At Pitt, Walton deploys a number of technologies and sets policies that are standard in IT security. For example, she uses intrusion-detection and antivirus tools. But she has also implemented more advanced strategies to keep university data and infrastructure safe.
One she calls "zones of trust." Starting in 2007, Walton and her staff started looking department by department, unit by unit, at what work was done by whom. IT first determines what kind of information is required for the work conducted in each zone and then sets up networks and firewalls that ensure that workers can access only the information they need.
Depending on the job, access requirements and the sensitivity of the material, some of a worker's data may be stored on servers while other information is kept on a workstation.
The zones also protect employees' own work, Walton says. "These firewalls work in a two-way fashion: protecting the user from accessing information that he doesn't need to have access to, and supplying the required level of security for the work that the individual does," she explains.
A history professor, for example, wouldn't need -- and therefore wouldn't access to -- servers that store confidential student data, such as financial aid records. "His firewall zone might not open to the secure sites that we have open to the university's own network," Walton explains, adding, "Nothing's wide open anymore."
Penn State: Adopt authentication and encryption
Other institutions of higher learning are creating similar high-tech partitions.
Pennsylvania State University, for example, has set up an ePay virtual work environment to handle payments made to the college by credit cards. Employees who handle credit card data must do that work in a virtual space partitioned off from other applications, explains Kathleen R. Kimball, senior director of security operations and services at Penn State.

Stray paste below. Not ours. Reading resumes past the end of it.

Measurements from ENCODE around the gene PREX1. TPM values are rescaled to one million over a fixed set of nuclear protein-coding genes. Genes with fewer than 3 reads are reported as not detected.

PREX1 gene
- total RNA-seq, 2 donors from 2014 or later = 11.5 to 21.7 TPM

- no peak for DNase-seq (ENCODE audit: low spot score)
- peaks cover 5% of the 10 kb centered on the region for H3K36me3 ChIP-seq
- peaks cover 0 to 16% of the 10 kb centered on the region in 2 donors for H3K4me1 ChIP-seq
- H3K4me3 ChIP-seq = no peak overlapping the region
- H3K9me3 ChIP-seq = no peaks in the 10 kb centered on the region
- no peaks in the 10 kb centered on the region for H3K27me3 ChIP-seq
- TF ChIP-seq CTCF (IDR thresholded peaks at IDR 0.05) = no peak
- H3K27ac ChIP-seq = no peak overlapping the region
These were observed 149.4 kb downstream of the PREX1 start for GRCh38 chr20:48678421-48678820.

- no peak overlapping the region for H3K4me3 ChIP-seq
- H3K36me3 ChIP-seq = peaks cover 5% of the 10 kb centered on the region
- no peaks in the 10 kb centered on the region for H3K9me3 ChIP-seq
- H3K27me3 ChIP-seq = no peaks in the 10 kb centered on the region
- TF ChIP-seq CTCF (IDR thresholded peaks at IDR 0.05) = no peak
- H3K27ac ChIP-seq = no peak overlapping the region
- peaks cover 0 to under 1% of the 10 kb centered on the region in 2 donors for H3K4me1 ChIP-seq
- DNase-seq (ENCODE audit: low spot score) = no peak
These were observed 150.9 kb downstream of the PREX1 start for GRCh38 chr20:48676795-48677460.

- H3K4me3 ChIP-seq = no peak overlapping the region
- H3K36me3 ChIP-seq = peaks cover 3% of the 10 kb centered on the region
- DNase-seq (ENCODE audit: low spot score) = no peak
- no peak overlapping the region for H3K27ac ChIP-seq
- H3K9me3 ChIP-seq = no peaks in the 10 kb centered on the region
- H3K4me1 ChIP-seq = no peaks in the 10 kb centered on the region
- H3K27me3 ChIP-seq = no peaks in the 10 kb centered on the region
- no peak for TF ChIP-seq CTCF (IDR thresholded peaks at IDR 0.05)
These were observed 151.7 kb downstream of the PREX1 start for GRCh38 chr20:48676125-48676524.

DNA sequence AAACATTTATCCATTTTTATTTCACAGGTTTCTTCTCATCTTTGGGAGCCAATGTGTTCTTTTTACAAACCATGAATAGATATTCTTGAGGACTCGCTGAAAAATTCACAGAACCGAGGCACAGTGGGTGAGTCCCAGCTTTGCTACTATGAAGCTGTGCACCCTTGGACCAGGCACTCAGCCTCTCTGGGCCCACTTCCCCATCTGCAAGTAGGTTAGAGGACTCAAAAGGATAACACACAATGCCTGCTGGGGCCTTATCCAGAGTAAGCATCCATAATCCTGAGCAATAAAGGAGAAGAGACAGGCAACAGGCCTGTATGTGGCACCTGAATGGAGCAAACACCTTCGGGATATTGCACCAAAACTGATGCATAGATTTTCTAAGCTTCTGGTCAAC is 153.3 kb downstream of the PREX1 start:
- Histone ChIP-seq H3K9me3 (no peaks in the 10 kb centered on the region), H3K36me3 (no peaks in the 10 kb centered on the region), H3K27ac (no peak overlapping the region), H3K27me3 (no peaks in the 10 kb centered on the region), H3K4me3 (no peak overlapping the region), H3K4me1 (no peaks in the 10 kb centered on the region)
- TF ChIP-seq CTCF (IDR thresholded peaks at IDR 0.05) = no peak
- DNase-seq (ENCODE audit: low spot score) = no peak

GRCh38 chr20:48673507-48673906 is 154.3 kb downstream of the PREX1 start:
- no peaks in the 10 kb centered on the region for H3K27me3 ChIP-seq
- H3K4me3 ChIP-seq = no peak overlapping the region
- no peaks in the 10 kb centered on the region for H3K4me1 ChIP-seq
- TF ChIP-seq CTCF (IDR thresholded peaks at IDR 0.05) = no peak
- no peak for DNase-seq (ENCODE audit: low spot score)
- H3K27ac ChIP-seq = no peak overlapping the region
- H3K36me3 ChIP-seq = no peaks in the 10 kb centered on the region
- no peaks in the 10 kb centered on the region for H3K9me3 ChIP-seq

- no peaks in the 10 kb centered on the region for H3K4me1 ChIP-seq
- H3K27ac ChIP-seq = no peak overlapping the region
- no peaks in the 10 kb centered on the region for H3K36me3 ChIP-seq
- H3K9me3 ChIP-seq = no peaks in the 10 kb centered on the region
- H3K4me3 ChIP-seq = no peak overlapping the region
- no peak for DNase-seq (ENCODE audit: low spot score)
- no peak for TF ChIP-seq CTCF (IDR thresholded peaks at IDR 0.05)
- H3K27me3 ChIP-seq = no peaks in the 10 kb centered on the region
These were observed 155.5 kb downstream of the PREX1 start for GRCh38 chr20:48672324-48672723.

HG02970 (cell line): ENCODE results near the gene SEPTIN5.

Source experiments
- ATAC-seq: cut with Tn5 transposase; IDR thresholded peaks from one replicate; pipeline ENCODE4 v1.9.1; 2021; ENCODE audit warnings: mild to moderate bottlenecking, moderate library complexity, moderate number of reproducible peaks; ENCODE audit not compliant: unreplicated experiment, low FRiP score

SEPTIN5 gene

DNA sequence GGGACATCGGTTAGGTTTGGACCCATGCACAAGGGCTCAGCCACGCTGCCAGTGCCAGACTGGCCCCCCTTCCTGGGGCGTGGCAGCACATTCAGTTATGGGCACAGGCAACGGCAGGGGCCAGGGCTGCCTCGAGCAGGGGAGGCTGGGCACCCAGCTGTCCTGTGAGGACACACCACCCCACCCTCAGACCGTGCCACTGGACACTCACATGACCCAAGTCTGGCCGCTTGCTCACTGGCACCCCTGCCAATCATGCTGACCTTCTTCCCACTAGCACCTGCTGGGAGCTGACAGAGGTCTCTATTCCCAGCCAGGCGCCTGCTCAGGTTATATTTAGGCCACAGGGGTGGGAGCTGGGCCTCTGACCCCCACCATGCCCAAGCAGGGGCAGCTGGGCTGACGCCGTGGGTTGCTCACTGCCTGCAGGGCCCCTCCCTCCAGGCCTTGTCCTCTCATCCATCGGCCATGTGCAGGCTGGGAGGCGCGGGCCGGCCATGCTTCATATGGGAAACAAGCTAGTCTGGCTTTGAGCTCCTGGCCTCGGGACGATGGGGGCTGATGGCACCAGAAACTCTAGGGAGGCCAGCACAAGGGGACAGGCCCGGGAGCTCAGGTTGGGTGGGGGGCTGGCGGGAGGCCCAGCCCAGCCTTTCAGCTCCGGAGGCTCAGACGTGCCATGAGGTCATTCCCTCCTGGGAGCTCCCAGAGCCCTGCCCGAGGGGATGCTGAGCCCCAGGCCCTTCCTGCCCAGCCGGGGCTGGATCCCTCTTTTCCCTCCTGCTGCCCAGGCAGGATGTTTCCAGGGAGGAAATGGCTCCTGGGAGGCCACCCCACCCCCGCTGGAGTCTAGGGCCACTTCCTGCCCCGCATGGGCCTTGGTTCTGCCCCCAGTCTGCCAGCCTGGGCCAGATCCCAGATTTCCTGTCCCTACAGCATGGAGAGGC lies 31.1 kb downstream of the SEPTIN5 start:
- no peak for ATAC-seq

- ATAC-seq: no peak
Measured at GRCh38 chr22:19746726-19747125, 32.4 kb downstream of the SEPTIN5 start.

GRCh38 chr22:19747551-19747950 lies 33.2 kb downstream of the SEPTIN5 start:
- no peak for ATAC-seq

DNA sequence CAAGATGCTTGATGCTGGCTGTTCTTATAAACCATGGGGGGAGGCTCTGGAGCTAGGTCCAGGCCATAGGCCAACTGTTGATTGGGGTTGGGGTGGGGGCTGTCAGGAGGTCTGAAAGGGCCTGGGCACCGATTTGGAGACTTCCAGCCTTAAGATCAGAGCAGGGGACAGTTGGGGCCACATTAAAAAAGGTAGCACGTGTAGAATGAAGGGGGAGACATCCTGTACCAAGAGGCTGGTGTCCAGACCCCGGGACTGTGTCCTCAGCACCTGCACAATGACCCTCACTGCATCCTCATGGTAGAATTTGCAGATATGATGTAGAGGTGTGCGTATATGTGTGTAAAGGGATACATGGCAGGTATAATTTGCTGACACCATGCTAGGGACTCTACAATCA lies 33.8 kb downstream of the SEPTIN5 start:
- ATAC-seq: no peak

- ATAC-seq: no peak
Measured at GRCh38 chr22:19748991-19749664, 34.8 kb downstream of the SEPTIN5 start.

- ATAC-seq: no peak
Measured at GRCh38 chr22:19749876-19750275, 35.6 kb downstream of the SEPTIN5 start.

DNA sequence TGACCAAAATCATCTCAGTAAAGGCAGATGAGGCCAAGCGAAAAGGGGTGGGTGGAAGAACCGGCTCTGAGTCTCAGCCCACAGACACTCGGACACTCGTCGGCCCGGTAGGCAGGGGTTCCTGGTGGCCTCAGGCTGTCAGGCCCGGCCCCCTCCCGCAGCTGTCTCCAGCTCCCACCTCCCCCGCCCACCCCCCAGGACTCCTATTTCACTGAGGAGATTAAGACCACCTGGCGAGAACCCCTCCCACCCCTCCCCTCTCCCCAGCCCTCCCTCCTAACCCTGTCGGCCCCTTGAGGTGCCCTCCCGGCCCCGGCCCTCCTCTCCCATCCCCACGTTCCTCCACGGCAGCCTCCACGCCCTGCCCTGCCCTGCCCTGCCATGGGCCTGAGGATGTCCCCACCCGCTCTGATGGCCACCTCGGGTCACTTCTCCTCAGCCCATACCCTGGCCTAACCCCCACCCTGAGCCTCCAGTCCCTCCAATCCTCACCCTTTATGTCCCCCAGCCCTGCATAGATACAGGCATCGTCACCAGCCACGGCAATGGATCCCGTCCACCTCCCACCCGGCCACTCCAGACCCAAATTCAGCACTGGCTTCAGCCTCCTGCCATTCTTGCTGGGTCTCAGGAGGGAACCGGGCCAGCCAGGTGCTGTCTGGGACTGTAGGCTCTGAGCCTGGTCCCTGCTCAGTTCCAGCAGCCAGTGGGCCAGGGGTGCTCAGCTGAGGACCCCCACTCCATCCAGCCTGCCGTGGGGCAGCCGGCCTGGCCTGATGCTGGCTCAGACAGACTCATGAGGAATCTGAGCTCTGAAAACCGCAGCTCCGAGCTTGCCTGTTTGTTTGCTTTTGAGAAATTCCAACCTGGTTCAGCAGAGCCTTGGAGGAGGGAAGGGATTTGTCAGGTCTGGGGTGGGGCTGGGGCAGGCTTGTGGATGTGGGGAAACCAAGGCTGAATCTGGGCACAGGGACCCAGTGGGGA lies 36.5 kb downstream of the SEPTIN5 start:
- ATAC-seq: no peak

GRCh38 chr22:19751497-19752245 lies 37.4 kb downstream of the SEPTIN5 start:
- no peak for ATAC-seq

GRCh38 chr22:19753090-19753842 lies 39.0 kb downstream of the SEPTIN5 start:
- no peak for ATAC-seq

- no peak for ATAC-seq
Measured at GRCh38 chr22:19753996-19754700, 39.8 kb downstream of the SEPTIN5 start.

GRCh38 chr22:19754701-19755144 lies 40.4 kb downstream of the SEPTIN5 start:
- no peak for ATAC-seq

Employees access the virtual ePay environment from their regular computers by simply hitting an onscreen icon. "It switches you into the environment where you can work [securely] with credit cards. The credit card information is segregated from other [data]," Kimball explains.
Penn State IT workers built the virtual network to support the ePay workstations two to three years ago to comply with Payment Card Industry Security Standards Council guidelines, but Kimball says she has seen more uses of this type of setup. "This might be something for regular computing for sensitive university data," she says.
But it doesn't end with virtualization. Like other institutions, Penn State is using multiple strategies to fend off threats. As part of that effort, the university is trying to expand its use of two-factor authentication as well as its use of encryption programs, Kimball says.
The school is also using data loss prevention technology, which enables IT to look for packets that contain sensitive data, such as Social Security numbers, as it flies by so workers can deal with any traffic that isn't legit. Penn State is also using scanning technology to search for sensitive data in places it shouldn't be.
Some users are resisting these measures, and that resistance sometimes crops up in surprising places. Kimball says. For example, some computer science researchers don't want encryption programs on their machines because they think such systems can hurt performance. Kimball maintains that the performance hit is minimal.